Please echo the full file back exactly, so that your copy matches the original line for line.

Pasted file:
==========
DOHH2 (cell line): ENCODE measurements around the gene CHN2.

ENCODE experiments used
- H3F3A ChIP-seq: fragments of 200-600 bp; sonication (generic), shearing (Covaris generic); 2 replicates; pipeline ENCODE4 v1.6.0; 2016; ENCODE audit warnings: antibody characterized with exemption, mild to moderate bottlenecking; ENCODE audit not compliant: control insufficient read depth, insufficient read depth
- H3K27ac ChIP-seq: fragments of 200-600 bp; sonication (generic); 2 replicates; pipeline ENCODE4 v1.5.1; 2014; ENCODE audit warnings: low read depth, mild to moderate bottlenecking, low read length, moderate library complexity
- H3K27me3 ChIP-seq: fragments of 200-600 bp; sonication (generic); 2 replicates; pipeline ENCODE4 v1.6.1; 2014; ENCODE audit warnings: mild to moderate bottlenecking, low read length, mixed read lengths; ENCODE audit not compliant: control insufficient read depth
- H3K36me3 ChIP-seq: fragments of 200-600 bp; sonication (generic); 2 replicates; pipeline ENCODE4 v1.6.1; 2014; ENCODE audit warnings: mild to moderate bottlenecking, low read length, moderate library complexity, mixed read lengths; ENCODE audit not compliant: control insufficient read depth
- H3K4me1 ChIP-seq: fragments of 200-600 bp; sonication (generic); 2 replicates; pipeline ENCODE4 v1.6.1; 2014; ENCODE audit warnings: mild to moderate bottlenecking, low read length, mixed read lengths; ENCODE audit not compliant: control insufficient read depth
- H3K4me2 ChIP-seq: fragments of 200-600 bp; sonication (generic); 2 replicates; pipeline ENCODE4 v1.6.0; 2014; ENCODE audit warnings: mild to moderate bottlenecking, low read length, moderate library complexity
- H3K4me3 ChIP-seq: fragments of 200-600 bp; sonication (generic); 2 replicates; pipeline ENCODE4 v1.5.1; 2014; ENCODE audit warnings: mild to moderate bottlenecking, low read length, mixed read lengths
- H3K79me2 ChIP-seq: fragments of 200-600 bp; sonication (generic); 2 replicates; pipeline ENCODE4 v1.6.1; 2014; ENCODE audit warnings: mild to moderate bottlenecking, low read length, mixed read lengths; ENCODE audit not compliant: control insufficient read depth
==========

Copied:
DOHH2 (cell line): ENCODE measurements around the gene CHN2.

ENCODE experiments used
- H3F3A ChIP-seq: fragments of 200-600 bp; sonication (generic), shearing (Covaris generic); 2 replicates; pipeline ENCODE4 v1.6.0; 2016; ENCODE audit warnings: antibody characterized with exemption, mild to moderate bottlenecking; ENCODE audit not compliant: control insufficient read depth, insufficient read depth
- H3K27ac ChIP-seq: fragments of 200-600 bp; sonication (generic); 2 replicates; pipeline ENCODE4 v1.5.1; 2014; ENCODE audit warnings: low read depth, mild to moderate bottlenecking, low read length, moderate library complexity
- H3K27me3 ChIP-seq: fragments of 200-600 bp; sonication (generic); 2 replicates; pipeline ENCODE4 v1.6.1; 2014; ENCODE audit warnings: mild to moderate bottlenecking, low read length, mixed read lengths; ENCODE audit not compliant: control insufficient read depth
- H3K36me3 ChIP-seq: fragments of 200-600 bp; sonication (generic); 2 replicates; pipeline ENCODE4 v1.6.1; 2014; ENCODE audit warnings: mild to moderate bottlenecking, low read length, moderate library complexity, mixed read lengths; ENCODE audit not compliant: control insufficient read depth
- H3K4me1 ChIP-seq: fragments of 200-600 bp; sonication (generic); 2 replicates; pipeline ENCODE4 v1.6.1; 2014; ENCODE audit warnings: mild to moderate bottlenecking, low read length, mixed read lengths; ENCODE audit not compliant: control insufficient read depth
- H3K4me2 ChIP-seq: fragments of 200-600 bp; sonication (generic); 2 replicates; pipeline ENCODE4 v1.6.0; 2014; ENCODE audit warnings: mild to moderate bottlenecking, low read length, moderate library complexity
- H3K4me3 ChIP-seq: fragments of 200-600 bp; sonication (generic); 2 replicates; pipeline ENCODE4 v1.5.1; 2014; ENCODE audit warnings: mild to moderate bottlenecking, low read length, mixed read lengths
- H3K79me2 ChIP-seq: fragments of 200-600 bp; sonication (generic); 2 replicates; pipeline ENCODE4 v1.6.1; 2014; ENCODE audit warnings: mild to moderate bottlenecking, low read length, mixed read lengths; ENCODE audit not compliant: control insufficient read depth